New Consonant Music
 

WHAT IS NEW CONSONANT MUSIC?

 « In place of a hermeneutics, we need an erotics of art. » 
Susan Sontag, Against Interpretation

But - each adjective - 'new' and 'consonant' can lead someone who is not familiar with these ideas on to a wrong track. We won't deny it.

With 'new' there is no need to look for revolutionary aesthetic discoveries. This word does not mean, in this context, a sudden revolution which can end all discussion while producing a definitively new way of musical composition and rejecting all previously developed styles. As for 'consonant', it can be misleading in its apparent evocation of an aesthetic that would keep any musical bumps or dissonances well away from our ears. In fact, this is not the case.

New Consonant Music is much more an attitude - of serenity and humanism after the cataclysmic upheavals which the art of music has endured during this century.

The history of music could - as a caricature - be summarised as a very long struggle between two trends: on the one hand the will to incorporate what has been found beautiful into a formal structure and, on the other hand, the inextinguishable impulse to go outside that context and to produce freedom of expression that explodes the frameworks and their rules.

So with the passing centuries and in the course of some thrilling adventures, the second trend got the better of the first - without the first finally giving way to the second for all that! Several compositions have pushed one or other of these tendencies to the very limit. Perhaps the most amazing example is John Cage's 4'48'' for Orchestra (only an absolute silence during this precise period of time), or on the other hand, some post-serial works which again go to the limit, demonstrating crystal clear symmetry on paper, but that are, alas, almost unbearably incomprehensible for the ears. It must of course be said that many composers have produced works of genius without necessarily going to such extremes.

The point is that through the centuries music has been enriched by sounds which have enabled it to express the very depths of sensitivity, if not in universal terms then certainly in a relevant and contemporary way. Therefore we must place ourselves in the context of what has gone before and also take account of the amazing accessibility of music and sounds, along with the technical possibilities of acoustics, some of which surpass by far the possibilities of human hearing. It is surely a good thing that we can now have at our disposal everything which the human ear is capable of hearing!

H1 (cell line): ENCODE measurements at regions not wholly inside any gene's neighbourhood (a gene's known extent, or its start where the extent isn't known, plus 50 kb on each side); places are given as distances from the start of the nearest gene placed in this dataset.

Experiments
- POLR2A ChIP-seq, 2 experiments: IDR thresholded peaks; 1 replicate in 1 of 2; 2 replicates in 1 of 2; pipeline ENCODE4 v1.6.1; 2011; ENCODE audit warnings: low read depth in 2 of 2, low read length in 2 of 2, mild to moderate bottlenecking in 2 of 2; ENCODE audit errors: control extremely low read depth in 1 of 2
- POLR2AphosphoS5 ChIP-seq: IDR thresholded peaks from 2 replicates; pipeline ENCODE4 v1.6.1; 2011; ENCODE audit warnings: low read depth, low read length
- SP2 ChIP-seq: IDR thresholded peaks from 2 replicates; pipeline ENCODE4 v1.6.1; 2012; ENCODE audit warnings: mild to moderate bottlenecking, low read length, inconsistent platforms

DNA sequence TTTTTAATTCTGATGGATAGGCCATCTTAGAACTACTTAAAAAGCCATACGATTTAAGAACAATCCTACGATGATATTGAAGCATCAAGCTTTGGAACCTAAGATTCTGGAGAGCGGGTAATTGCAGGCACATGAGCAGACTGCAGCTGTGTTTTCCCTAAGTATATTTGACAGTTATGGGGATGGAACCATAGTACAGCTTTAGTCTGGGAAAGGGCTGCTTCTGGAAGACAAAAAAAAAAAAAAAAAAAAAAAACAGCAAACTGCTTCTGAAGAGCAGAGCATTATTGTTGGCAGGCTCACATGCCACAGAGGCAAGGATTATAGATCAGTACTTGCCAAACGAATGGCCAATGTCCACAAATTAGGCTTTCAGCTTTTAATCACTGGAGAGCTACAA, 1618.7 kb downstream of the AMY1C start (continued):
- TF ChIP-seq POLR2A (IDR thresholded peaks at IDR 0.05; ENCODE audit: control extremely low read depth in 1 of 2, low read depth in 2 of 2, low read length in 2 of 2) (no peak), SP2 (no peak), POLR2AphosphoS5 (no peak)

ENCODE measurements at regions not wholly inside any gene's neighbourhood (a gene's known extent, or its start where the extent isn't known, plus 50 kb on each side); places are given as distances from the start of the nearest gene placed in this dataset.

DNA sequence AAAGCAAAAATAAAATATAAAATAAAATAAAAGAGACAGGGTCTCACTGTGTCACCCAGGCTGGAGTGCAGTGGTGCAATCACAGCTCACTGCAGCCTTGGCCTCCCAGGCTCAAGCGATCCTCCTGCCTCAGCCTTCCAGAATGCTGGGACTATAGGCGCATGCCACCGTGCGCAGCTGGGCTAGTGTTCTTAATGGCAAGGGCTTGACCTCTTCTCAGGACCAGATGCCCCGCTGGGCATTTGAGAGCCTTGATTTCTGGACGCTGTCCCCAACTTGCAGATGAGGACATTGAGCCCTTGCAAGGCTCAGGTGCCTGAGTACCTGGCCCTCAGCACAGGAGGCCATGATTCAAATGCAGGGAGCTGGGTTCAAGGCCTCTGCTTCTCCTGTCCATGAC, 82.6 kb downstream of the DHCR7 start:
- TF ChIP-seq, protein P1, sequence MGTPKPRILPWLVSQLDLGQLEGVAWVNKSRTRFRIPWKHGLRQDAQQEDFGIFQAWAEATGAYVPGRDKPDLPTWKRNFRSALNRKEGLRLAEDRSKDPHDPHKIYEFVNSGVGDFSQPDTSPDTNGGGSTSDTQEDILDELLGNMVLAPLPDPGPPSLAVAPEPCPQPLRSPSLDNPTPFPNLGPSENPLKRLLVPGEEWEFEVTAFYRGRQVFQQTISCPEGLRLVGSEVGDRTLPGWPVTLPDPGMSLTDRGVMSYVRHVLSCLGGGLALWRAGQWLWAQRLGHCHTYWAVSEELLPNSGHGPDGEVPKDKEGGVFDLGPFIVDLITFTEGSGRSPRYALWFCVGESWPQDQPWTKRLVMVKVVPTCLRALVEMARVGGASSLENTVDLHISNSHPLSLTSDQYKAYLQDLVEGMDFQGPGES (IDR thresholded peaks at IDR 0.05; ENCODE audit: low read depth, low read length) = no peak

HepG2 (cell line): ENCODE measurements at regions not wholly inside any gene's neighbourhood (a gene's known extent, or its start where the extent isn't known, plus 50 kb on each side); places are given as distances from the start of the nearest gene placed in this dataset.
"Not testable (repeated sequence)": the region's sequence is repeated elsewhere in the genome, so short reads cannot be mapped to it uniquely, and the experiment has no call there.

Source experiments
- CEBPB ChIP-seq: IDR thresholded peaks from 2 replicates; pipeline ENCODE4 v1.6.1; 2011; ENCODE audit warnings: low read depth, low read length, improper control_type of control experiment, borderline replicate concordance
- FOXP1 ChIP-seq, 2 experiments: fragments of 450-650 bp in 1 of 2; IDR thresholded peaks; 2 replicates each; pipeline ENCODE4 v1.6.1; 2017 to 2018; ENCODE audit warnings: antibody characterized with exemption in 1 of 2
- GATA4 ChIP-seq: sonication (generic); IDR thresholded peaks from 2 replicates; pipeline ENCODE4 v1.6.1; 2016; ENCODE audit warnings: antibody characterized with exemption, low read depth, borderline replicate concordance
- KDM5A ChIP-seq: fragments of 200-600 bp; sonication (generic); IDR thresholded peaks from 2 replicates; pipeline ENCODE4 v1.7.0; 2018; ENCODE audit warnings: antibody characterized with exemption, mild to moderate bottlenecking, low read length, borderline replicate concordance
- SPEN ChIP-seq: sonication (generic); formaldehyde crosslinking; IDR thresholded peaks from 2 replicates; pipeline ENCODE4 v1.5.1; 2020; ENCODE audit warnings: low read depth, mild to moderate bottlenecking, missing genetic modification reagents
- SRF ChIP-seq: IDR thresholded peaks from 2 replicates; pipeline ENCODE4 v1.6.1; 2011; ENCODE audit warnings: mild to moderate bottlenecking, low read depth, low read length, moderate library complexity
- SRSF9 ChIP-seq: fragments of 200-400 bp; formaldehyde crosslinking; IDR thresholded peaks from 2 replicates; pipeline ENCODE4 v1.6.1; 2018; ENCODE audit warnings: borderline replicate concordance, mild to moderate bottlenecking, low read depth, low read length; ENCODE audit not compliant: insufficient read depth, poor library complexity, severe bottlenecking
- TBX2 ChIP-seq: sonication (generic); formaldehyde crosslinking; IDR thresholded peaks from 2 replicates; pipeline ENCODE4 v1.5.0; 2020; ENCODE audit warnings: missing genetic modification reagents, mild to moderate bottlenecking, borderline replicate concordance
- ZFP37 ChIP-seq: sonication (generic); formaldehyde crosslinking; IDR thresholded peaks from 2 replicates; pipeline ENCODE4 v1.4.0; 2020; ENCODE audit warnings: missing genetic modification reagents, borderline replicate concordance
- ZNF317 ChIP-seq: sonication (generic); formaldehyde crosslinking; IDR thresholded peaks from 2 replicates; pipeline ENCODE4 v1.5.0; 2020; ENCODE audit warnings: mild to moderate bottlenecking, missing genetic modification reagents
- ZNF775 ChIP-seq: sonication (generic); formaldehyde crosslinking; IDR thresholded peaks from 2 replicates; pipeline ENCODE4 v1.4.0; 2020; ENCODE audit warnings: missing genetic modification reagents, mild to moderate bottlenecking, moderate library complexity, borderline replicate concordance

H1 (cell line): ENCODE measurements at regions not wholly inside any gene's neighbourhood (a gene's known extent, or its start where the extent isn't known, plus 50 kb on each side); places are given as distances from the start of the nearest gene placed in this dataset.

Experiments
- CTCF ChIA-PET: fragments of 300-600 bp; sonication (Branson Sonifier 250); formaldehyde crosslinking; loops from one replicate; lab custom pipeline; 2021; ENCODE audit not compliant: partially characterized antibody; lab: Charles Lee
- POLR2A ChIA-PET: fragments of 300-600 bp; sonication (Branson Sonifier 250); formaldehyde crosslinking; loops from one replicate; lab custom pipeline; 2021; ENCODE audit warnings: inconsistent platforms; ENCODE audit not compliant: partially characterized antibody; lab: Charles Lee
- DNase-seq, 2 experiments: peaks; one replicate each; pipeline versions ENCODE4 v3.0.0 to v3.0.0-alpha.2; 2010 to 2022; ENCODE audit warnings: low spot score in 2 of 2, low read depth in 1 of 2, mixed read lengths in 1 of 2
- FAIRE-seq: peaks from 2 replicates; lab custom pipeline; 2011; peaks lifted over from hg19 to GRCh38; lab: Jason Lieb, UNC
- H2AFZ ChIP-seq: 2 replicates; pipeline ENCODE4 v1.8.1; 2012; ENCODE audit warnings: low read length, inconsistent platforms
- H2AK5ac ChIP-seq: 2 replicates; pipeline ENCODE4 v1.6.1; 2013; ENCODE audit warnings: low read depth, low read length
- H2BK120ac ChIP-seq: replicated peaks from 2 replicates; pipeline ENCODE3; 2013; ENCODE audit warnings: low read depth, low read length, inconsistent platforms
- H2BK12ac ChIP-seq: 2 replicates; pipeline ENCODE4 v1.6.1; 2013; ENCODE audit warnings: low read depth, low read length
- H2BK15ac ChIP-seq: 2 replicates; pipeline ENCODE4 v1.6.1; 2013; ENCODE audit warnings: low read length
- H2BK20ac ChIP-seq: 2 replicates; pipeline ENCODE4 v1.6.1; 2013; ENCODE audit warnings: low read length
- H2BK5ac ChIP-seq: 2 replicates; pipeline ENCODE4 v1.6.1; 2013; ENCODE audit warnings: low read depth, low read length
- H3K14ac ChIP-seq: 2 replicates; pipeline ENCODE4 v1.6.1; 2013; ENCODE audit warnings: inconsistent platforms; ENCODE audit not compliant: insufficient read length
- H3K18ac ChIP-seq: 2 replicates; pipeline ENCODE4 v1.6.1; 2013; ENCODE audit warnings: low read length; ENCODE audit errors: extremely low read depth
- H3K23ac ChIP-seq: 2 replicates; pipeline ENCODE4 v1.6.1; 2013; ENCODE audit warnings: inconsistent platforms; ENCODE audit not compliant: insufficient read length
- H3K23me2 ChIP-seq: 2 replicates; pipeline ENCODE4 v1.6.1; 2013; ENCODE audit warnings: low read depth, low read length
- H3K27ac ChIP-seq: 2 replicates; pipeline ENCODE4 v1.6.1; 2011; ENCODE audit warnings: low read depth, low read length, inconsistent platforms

This spectacular explosion of possibilities has its challenges as well: the fact that the listener gets saturated and can lose interest in an art that has become too accessible. Additionally, as a composer one is inhibited from composing in a spontaneous manner because all that is spontaneous is deemed to be trivial and uninteresting. Has everything not already been said, after all?

It is precisely this attitude which New Consonant Music seeks to oppose!

So this trend has a unique aesthetic objective ... not to prescribe an aesthetic! It is true that 'barbarity' based on nothing more than the desire for novelty is not welcome. Nor does New Consonant Music embrace the merely 'attractive' if there is no mystery, delicacy and inventiveness. It is very skeptical in face of commercial demands, or music 'made to measure'.

New Consonant Music hopes instead that each composer might dispense something of resonance and charm, something truly of himself, whatever the form and language of his composition.

In contrast with commercial music, made for mass-consumption and dishearteningly accessible (and devalued!), and in contrast to music destined only for a few initiates in rarefied, oxygen-free environments, New Consonant Music can be thought of as an approach which is open, and which 'tastes' - no matter what the style or framework. Of course, such musics are conceived of as communication with the listener, as a result of the formal dimension and in the context of concerts and formal and informal contacts between composer, performer and listener.

In this way, innovation is an opportunity and not an end in itself. Indeed, is innovation really so essential, given that our creations are already as different as are we ourselves?

Pierre-André Boland

[ Let's see the composers... ]